Oh, and the Thunder are the NBA’s last-place team. And this was Detroit’s fourth straight loss, worst streak in four years. Not exactly encouraging.

After the game, Curry said he will continue to evaluate the Pistons’s starting lineup, as he has all season. With games in back-to-back days, I doubt Curry ditches small ball right away.

More likely, he starts Stuckey, Allen Iverson, Hamilton, Prince and Rasheed Wallace against New Orleans. If Detroit somehow wins, Curry will stick with small ball for at least another game. A loss to the Hornets, factoring in an off day Sunday, could mean small ball is as dead to Curry as it is to the rest of us.

  • Hamilton shot a little better (9-for-19) than he had since returning from injury, but he had four turnovers. He still hasn’t looked sharp since coming back.
  • Stuckey had a rough game, going 1-for-10 for three points. He didn’t make an impact in any way.
  • Iverson played more aggressively that he has recently. He attacked spots on the court and shot quickly once he got to them, instead of dribbling around aimlessly and jacking up shots.
  • Tough to win with small ball when two of the three guards are off.
  • Prince made 9-of-14 shots for 18 points. He continues to work for good looks and not settle for contested jumpers.
  • The Thunder play with a lot of energy and are oozing with young talent. They’re fun to watch, and they’ll be very good soon.

Live Blog: Detroit at Oklahoma City

Game Preview: Detroit at Oklahoma City

Date: Jan. 16, 2009

Time: 8:00 p.m.

Detroit record: 22-15

Oklahoma City record: 7-33

Detroit probable starters:


PG- Rodney Stuckey


SG- Allen Iverson


SF- Richard Hamilton


PF- Tayshaun Prince


C- Rasheed Wallace

Oklahoma City probable starters:


PG- Russell Westbrook


SG- Desmond Mason


SF- Kevin Durant


PF- Jeff Green


C- Nick Collison

Spread: Detroit -4.5

Outlook: Talk about two teams going in opposite directions.

After starting the season 3-29, the Thunder have gone 4-4 in their last eight games.

The Pistons have lost three straight. They haven’t lost four in a row in nearly four years.

Oklahoma City has a solid young nucleus that seems to be gelling. The Thunder are a good rebounding team, which creates a problem for small ball.

Prince is the type of player who could defend Durant effectively. Instead that task will likely go to Hamilton.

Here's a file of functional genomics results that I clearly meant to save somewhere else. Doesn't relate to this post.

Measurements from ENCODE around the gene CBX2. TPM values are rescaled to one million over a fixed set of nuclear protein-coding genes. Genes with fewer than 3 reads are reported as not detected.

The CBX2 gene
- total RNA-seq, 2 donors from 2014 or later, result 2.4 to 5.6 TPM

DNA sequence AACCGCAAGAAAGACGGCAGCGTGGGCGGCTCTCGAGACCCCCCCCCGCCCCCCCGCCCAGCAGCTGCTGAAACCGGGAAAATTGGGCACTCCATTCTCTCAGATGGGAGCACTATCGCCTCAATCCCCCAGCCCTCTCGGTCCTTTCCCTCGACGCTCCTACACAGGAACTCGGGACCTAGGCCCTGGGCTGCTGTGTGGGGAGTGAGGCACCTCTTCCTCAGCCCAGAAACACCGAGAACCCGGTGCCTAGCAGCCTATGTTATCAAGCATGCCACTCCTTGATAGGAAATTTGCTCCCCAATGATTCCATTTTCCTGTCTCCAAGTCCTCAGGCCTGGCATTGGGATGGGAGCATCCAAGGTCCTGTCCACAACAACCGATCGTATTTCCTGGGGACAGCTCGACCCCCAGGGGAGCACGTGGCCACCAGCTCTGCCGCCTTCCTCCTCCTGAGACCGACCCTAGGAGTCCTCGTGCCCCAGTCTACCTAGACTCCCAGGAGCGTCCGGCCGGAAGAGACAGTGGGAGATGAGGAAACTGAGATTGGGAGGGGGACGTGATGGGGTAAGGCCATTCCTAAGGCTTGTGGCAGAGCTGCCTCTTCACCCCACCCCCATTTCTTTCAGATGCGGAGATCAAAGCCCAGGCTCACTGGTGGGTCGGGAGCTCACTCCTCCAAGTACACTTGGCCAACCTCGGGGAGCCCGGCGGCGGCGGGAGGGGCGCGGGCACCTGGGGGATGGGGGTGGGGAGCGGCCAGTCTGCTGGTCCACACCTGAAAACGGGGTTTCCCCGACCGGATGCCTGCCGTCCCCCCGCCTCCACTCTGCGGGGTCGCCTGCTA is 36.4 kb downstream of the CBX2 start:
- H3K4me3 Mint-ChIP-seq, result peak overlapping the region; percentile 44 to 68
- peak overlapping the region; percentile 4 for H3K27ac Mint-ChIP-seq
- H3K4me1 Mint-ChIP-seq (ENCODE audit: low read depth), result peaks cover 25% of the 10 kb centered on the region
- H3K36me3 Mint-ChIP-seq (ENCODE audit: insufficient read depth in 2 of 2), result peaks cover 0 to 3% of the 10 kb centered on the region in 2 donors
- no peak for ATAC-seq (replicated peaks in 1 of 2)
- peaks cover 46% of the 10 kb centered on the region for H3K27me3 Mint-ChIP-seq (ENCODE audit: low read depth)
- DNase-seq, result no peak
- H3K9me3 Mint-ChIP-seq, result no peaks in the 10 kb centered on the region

Oklahoma City is talented and playing  its best basketball of the season. An isolated loss wouldn’t be the end of the world.

But with the three-game losing streak and the widespread dislike of small ball, losing tonight would bring a lot of public scrutiny.

Curry as star-struck as every other coach

When Piston president of basketball operations Joe Dumars hired a new coach in June, he said, “Guys either respect you or they don’t, and they respect this guy.”

Dumars told the Detroit Free Press he hired a coach who’s “not going to coddle guys, and they know that.”

But that’s not who he hired.

He hired Michael Curry.

This is not a not a knock on Curry. He’s like every other coach in the NBA. It’s a players’ league, and coaches have to coddle to their star players.

That’s why the Pistons start  Allen Iverson and Richard Hamilton, even though that seems to be the wrong decision from a purely basketball standpoint.

The smaller lineup sets a tone of poor defense and rebounding – the opposite of what Curry says he emphasizes.

But it might be the best decision for the team.

Iverson and Hamilton are stars, and neither would be happy. It’d be impossible for Curry to tell how negative the chemistry ramifications of bringing on of them off the bench, and I obviously have less of an idea.

Curry clearly thought the risk was great enough that he starts both players.

It was foolish to desrcribe Curry how Dumars did back in June. Every coach in the NBA is at the will of his stars. Curry is no different.

Curry surely understands that starting the most talented players isn’t necessarily the right move. When he was a player, Curry started ahead of Sixth Man of the Year Corliss Williamson during the 2001-02 season, despite Williamson being a better player.


The next year, Curry started ahead of Williamson and a talented rookie name Tayshaun Prince.

Curry set the tone of playing tough defense and communicating on the floor – more than a one-dimensional Williamson or inexperienced Prince could.

So, in a way, Curry knows better than to start both guards. But keeping Williamson and a rookie Prince on the bench isn’t quite the same as keeping Iverson and Hamilton there.

Iverson’s often difficult relationships with coaches are well documented.

And Hamilton just saw his best friend, Chauncey Billups, traded after being the consummate team player. In fact, the only reason Hamilton is a Piston is because Detroit traded Jerry Stackhouse for him. The season before that, Stackhouse traded his selfish style for a team-oriented game in Rick Carlisle’s first year as Piston coach.

Having the guts to stick Hamilton or Iverson on the bench is why Curry was hired. It’s clear he doesn’t have that confidence right now.

This situation could play out a few different ways. In order of most likely:

1. Hamilton regains his form after missing an extended period of time with an injury. Small ball works well enough to allow Curry to keep using it, even if it still seems a big lineup would be even better.

2. Small ball is a disaster, and Curry finds the confidence to bring one of the guards off the bench. The question then would become how accurate Dumars’s assessment of the players’ respect for Curry is.

3. Small ball is a disaster, and Curry keeps using it. I have no idea what would happen in this situation. Of all his coaching hires, this one has Dumars’s mark on it. That might give Curry more time than Carlisle, Larry Brown and Flip Saunders would have gotten in this situation.